And in this world, the strongest being is an ancient dragon. As a result, Misato - now known as Adele - is much stronger physically and magically than any other human. NISIOISIN is probably better known for his famous light novels in the Monogatari series, but that's not to say his other works are obscure. Not by a longshot. NISIOISIN is arguably the most famous light novel author. Katanagatari follows a swordsman who fights barehanded and a young woman seeking twelve legendary weapons. Despite the series' title, you might think those weapons are katana. They're not. Not all of them anyway. Merchant Kraft Lawrence travels the land, peddling his wares in hopes of earning enough money to open a shop. One day, he finds a wolf goddess asleep in his cart. The goddess, Holo, asks to accompany Lawrence in exchange for helping him with his business aspirations. He accepts the deal but soon learns that traveling with a 600-year-old goddess comes with its own set of problems. Tired of reading light novels about dudes who isekai to another world and embark on a male power fantasy that somehow always involves them getting a harem?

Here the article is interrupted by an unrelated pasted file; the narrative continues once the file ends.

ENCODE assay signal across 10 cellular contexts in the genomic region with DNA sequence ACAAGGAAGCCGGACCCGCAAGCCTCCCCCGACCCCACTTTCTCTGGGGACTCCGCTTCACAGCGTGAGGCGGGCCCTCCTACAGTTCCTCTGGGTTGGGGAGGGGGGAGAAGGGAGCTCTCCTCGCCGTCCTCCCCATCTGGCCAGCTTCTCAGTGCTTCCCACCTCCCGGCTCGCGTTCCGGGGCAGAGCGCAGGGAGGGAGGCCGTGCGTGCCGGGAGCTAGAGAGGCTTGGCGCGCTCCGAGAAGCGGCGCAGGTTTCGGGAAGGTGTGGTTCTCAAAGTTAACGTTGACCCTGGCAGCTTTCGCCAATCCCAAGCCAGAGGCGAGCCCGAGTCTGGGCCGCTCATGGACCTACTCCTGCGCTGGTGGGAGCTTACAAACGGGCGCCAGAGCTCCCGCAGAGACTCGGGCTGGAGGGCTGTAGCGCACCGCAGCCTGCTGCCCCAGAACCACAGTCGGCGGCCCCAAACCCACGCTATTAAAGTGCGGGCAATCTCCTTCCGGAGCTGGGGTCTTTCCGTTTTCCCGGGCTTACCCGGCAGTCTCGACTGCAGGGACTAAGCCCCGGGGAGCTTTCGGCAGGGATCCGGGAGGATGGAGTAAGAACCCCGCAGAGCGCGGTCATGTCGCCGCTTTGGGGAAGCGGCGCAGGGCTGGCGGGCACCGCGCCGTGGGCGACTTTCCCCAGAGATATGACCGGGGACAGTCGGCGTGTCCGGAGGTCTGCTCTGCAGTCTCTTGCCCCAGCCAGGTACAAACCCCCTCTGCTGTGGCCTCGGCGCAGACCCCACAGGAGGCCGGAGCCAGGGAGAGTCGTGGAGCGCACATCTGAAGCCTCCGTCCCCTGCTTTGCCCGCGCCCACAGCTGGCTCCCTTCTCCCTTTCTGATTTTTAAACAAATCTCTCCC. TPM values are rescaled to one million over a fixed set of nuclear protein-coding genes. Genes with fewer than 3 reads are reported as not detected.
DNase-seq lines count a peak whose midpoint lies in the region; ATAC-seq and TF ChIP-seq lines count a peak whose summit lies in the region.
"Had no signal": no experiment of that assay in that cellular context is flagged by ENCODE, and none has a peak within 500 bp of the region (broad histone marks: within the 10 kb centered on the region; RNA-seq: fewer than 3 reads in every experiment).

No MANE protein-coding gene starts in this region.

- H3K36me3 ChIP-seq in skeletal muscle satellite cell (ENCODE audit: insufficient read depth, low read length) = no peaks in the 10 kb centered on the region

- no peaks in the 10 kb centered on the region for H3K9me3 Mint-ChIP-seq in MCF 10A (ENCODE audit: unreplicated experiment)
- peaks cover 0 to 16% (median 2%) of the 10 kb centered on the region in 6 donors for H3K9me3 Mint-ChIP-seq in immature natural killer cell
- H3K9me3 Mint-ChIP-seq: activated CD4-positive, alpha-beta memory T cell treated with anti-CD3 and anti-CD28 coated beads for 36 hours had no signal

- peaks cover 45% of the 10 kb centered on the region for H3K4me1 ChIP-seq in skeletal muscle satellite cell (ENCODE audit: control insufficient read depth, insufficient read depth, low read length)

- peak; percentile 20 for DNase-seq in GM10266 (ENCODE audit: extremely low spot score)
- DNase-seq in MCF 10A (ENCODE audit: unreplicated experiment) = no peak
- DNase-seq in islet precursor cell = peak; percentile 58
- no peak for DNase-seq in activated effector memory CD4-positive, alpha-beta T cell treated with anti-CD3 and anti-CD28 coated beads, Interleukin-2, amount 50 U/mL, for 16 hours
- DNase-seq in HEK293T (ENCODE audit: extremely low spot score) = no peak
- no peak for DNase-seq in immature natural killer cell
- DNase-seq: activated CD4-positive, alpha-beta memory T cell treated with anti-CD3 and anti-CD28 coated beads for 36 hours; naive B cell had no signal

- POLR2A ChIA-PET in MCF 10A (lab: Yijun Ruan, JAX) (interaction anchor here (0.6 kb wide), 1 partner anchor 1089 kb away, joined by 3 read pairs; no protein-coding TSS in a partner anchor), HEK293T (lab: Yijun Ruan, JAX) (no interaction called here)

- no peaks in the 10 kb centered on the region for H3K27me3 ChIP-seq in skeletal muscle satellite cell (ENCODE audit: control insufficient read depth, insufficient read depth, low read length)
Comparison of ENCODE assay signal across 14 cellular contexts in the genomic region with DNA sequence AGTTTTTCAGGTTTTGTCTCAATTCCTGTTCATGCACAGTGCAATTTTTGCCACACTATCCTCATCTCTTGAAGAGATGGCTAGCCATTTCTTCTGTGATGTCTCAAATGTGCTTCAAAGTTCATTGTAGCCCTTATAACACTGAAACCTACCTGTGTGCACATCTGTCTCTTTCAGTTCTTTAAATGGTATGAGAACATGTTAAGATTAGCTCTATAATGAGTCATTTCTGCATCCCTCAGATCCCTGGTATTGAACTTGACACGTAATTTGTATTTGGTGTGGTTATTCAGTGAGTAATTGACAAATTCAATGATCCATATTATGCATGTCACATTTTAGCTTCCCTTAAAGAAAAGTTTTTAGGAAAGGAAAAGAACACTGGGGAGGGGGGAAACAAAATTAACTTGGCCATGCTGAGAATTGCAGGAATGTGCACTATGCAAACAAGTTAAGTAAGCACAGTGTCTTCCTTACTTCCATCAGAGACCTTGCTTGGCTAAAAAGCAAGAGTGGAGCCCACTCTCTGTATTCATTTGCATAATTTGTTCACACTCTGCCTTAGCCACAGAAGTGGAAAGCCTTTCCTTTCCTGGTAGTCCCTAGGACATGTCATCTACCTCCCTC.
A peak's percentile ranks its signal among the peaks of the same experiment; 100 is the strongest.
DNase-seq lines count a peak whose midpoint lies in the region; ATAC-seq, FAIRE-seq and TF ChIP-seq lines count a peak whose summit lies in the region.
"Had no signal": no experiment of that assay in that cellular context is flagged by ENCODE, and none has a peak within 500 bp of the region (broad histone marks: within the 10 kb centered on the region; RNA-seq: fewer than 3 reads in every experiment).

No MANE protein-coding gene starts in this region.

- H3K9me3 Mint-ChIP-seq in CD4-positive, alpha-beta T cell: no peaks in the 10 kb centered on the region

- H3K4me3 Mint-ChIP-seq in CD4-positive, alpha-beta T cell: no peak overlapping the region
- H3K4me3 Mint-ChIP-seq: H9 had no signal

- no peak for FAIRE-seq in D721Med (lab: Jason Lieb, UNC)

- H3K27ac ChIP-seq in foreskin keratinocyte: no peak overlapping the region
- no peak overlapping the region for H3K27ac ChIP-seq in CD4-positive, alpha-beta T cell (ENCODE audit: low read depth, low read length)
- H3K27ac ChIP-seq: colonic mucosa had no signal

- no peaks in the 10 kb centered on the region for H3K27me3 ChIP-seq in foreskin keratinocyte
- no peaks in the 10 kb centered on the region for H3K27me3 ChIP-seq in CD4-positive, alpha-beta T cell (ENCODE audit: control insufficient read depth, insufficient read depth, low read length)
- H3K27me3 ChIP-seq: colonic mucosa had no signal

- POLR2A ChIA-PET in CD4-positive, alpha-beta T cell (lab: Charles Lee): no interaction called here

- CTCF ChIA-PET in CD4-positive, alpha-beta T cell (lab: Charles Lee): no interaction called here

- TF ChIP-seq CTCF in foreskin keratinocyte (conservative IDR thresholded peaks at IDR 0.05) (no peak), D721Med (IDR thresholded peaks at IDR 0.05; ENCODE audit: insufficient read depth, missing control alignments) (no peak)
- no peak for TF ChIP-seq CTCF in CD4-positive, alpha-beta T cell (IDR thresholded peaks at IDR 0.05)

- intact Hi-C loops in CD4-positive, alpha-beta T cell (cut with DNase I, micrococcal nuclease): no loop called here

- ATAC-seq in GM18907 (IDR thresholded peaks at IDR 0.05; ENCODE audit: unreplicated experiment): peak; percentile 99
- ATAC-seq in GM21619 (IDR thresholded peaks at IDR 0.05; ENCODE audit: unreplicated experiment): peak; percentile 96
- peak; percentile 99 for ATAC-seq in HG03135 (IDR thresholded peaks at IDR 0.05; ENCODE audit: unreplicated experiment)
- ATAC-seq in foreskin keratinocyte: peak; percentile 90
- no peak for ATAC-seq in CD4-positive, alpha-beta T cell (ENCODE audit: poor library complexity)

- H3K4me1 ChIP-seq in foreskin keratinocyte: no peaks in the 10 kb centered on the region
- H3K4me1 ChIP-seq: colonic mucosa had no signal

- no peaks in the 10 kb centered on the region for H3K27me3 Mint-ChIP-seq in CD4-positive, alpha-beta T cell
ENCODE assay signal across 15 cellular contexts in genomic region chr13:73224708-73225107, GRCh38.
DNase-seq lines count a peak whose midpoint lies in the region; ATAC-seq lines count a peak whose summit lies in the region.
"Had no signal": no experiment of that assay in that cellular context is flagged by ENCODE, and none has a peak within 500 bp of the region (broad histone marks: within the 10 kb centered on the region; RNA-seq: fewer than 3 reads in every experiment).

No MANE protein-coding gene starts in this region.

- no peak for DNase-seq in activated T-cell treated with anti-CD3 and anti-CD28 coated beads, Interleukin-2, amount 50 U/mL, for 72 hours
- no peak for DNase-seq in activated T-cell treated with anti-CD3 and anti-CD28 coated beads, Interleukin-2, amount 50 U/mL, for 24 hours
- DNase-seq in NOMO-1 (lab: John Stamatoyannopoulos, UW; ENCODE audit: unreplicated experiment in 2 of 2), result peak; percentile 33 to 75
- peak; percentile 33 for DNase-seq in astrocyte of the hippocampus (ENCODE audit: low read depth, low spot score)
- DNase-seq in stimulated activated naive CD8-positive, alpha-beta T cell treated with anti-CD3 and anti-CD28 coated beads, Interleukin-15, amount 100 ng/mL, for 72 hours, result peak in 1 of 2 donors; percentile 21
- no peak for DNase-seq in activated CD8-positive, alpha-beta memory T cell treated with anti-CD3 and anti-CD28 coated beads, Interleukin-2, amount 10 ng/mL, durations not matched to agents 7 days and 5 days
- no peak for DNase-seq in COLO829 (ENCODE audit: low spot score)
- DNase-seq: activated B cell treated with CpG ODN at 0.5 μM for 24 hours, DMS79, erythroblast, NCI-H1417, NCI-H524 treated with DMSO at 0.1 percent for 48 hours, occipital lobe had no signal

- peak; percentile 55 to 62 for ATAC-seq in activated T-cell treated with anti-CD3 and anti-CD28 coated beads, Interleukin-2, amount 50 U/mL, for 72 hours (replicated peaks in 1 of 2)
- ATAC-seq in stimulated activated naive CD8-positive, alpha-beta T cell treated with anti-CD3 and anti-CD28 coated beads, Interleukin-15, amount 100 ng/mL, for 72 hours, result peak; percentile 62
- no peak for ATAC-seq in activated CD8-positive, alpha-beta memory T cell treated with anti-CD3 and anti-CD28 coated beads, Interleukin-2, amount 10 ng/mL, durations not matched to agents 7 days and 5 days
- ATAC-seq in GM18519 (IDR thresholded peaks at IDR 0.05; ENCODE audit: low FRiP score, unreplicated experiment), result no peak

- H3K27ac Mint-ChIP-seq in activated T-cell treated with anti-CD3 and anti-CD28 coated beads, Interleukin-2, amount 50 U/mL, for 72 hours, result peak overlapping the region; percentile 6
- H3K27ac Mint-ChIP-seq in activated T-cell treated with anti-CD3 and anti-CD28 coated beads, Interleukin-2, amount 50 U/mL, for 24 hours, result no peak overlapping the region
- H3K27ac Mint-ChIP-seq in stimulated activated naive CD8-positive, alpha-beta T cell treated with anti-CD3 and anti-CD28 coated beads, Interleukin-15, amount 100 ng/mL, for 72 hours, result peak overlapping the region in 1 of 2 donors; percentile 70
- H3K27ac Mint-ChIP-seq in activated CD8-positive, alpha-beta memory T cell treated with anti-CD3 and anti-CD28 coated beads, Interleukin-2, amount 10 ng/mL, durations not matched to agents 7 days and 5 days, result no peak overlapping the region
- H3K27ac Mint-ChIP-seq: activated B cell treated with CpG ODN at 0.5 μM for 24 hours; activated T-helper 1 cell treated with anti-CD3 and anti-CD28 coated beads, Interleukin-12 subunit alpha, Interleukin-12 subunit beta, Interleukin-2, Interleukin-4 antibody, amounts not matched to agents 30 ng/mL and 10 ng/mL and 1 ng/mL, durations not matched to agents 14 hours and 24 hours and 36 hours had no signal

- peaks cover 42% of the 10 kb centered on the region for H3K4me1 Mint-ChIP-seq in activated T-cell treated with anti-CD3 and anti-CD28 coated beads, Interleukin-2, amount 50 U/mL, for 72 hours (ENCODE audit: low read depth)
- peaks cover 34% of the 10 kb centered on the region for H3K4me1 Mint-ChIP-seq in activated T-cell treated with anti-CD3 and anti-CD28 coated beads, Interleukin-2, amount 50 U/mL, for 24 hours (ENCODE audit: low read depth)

And like most people who isekai to other worlds, these travelers get new abilities when they arrive.
This series is for you. It features an office lady who gets summoned to another world as their savior - but another girl gets summoned alongside her. Their summoners prefer her cute, younger counterpart, so she opts to live her best cottagecore life instead. Except, as it turns out, she is the world's sole savior. Maomao worked as an apothecary and pharmacist in the red light district. Or she did until she was kidnapped and sold off into service to the imperial palace. There, she attracts the attention of the eunuch overseeing the rear palace - the home of the emperor's concubines - and ends up working for him. But Maomao isn't really a commoner who grew up in a brothel and the eunuch isn't actually a eunuch either. In most isekai novels, we follow the person who transmigrates to another world. In this series, our heroine hails from the world people isekai to. And lots of people do isekai to this world. And like most people who isekai to other worlds, these travelers get new abilities when they arrive. But in the perspective of the world's denizens, these transmigrators aren't heroes or saviors. Their powers are destructive and terrifying.